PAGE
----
Sunday, January 23, 2000

BENCHMARKS


Are fumes a toxic release?

BY BEN L. KAUFMAN
The Cincinnati Enquirer

        A case from Detroit illustrates the complex interplay among environmental hazards and liability insurance policies.

        Kopliku Painting Co. was sealing floors at Cass Technical High School in 1994 when teacher Roslyn Kellman blamed her respiratory problems on sealant fumes seeping into her classroom immediately below the work area.

        She sued in state court, but Kopliku's insurer, Meridian Mutual Insurance Co., refused to defend the company under Kopliku's commercial general liability policy.

        Instead, Meridian asked U.S. District Judge George E. Woods for a declaratory judgment that the policy's total pollution exclusion meant Meridian had no obligation to defend or reimburse Kopliku for Ms. Kellman's claims.

        Meridian chose federal court because the two companies were based in different states.

        Both companies agreed the sealer was a pollutant. The issue in federal court was whether movement of the vapors was a “discharge, dispersal, seepage, migration, release or escape” of pollutants excluded by the policy.

        Judge Woods sided with Kopliku:

        • The policy “is intended to exclude coverage only as it relates to environmental pollution,” the judge wrote.

        • “When a toxic substance is confined to an area of intended use it does not come within the exclusion clause.”

        • “The primer/sealer was used in its intended manner inside” the school.

        • “That the fumes from the primer allegedly injured Kellman one floor below does not turn the fumes into environmental pollution within the meaning of the total pollution exclusion clause.”

        Meridian appealed and lost again.

        In such cases, federal judges first apply state law. However, Michigan courts had not addressed the exclu sion question, and state and federal courts split on what is excluded by total pollution exclusions.

        Many courts, among them the 6th Circuit, say the pollution exclusion clause in a commercial general liability policy applies “only to injuries caused by traditional environmental pollution.”

        Others say exclusions bar coverage for all injuries caused by the release of contaminants, “even where the contaminant is dispersed into a confined or indoor area.”

        Frustrated by the uncertainties in environmental law, appellate Judges Boyce F. Martin Jr., Martha Craig Daughtrey and David A. Katz turned to Michigan's general principles of insurance policy interpretation:

        • Any ambiguity must be construed in favor of the policyholder and coverage.

        • Exemptions are strictly construed against the insurance company.

        • Courts grant coverage if “the policyholder, upon reading the contract language, is led to a reasonable expectation of coverage.”

        Judge Katz wrote “that the total pollution exclusion does not bar coverage for Kellman's injuries.”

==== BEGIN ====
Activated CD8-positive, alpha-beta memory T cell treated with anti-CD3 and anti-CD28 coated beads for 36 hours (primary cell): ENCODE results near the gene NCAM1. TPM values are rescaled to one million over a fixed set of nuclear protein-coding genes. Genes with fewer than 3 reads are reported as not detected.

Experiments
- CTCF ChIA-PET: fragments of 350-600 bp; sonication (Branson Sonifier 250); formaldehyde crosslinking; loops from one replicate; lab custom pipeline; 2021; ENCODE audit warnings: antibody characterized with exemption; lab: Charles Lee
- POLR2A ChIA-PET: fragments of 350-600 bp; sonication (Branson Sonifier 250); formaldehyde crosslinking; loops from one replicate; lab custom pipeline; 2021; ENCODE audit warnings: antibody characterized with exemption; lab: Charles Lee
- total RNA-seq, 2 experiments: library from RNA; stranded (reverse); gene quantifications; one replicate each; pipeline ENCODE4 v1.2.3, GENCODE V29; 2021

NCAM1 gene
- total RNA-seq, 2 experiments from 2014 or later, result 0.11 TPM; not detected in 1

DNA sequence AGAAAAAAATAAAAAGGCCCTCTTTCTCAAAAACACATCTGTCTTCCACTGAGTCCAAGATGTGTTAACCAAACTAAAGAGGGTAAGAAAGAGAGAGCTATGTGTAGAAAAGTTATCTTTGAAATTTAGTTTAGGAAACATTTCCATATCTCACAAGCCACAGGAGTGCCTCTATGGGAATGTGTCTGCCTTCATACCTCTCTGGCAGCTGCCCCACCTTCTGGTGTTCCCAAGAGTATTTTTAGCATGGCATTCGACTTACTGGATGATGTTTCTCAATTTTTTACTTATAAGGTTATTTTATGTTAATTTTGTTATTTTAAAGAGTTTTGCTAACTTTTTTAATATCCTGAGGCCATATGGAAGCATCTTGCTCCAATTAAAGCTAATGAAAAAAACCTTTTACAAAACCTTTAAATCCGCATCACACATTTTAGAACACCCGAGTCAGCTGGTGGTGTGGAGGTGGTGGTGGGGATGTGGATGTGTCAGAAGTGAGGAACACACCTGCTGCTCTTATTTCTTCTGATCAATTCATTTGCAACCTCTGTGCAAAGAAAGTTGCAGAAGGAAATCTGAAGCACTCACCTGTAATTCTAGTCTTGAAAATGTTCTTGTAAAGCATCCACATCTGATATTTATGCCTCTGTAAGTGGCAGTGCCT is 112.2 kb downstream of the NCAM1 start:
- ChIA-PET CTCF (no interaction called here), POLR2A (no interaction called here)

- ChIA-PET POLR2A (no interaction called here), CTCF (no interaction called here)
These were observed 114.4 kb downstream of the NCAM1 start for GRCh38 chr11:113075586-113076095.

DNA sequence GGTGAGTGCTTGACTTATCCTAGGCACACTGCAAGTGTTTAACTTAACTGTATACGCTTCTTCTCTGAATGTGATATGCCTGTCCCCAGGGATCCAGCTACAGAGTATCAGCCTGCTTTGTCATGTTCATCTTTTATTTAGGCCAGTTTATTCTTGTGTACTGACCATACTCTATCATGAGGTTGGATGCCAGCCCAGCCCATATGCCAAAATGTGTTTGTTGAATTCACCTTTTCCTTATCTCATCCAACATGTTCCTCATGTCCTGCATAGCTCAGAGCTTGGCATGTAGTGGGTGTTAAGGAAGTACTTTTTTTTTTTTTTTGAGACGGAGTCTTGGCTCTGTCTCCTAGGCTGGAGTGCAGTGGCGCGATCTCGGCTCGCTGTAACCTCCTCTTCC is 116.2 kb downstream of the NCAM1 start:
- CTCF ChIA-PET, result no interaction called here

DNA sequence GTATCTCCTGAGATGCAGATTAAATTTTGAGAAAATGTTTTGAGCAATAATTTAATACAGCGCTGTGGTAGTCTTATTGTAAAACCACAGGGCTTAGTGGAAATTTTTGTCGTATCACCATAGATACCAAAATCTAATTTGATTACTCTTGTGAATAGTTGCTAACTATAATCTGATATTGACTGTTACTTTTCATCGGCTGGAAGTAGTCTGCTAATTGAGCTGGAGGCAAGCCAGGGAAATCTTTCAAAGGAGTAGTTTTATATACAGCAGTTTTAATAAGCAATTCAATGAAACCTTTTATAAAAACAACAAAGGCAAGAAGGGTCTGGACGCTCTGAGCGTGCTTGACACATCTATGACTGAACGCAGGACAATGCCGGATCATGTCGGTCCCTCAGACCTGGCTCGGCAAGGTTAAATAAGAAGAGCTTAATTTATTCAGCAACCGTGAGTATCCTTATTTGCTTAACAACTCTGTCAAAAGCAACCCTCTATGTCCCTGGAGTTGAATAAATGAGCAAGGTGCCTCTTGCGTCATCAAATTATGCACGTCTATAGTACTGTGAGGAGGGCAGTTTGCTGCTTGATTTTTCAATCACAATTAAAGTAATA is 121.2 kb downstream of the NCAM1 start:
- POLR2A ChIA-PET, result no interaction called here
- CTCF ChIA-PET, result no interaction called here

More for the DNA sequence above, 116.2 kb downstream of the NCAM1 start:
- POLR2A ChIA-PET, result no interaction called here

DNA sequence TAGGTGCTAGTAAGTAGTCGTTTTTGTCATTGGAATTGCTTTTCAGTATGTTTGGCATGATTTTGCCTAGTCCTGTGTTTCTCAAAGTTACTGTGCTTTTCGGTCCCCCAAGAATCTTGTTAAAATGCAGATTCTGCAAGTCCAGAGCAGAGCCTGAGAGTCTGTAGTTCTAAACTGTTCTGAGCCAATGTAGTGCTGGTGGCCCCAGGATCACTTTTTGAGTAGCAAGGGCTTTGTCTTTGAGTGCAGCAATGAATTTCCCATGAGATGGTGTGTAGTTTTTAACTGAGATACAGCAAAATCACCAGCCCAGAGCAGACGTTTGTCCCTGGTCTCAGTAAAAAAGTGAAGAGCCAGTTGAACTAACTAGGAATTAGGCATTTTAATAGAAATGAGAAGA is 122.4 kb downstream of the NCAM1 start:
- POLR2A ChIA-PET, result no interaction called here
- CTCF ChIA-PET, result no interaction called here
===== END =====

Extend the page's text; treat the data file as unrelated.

He and the other judges also concluded that “the policy is ambiguous as to whether it covered injuries caused by toxic chemicals in the immediate area of their intended use.”

        However, the 6th Circuit had a clear rule in 1994 — albeit arising from an Ohio case — that a pollution exclusion did not shield the insurer from liability for “injuries caused by toxic substances that are still confined within the area of their intended use.”

        All of that made Meridian liable.

        Meanwhile, Ms. Kellman won a default judgment against Kopliku and is waiting for a jury to decide how much she should be paid.

Bank statement case
        Perrysburg, Ohio, lawyer Norman Hartsell used a special bank account to embezzle funds from a charity run by Local 12 of the United Auto Workers in Toledo.

        He appealed, saying receiving bank statements did not constitute mail fraud.

        Federal law bars the use of mails for the “purpose of executing” any scheme to defraud or other fraudulent activity.

        Mr. Hartsell had statements and canceled checks mailed to him, and a federal judge said that was incidental to maintaining the account and furthered the fraud.

        Convicted of embezzlement and mail fraud, Mr. Hartsell appealed. He said the government failed to show that he used statements as part of the fraud.

        It was a new question for the 6th Circuit, but Judges Danny J. Boggs, Martha Craig Daughtrey and Joseph H. McKinley Jr. said other circuits were unanimous on this point: Mr. Hartsell was correct.

        “We agree ... that the bank account was an essential part of the defendant's scheme and that the mailing of the bank statements was incident to the maintenance of that account,” Judge McKinely wrote. “However, such a determination does not necessarily mandate the ultimate conclusion that the bank statements were used to aid or further the scheme.”

        The court overturned his mail fraud conviction but affirmed the embezzlement verdict and returned the case to U.S. District Judge John W. Potter for resentencing.

       



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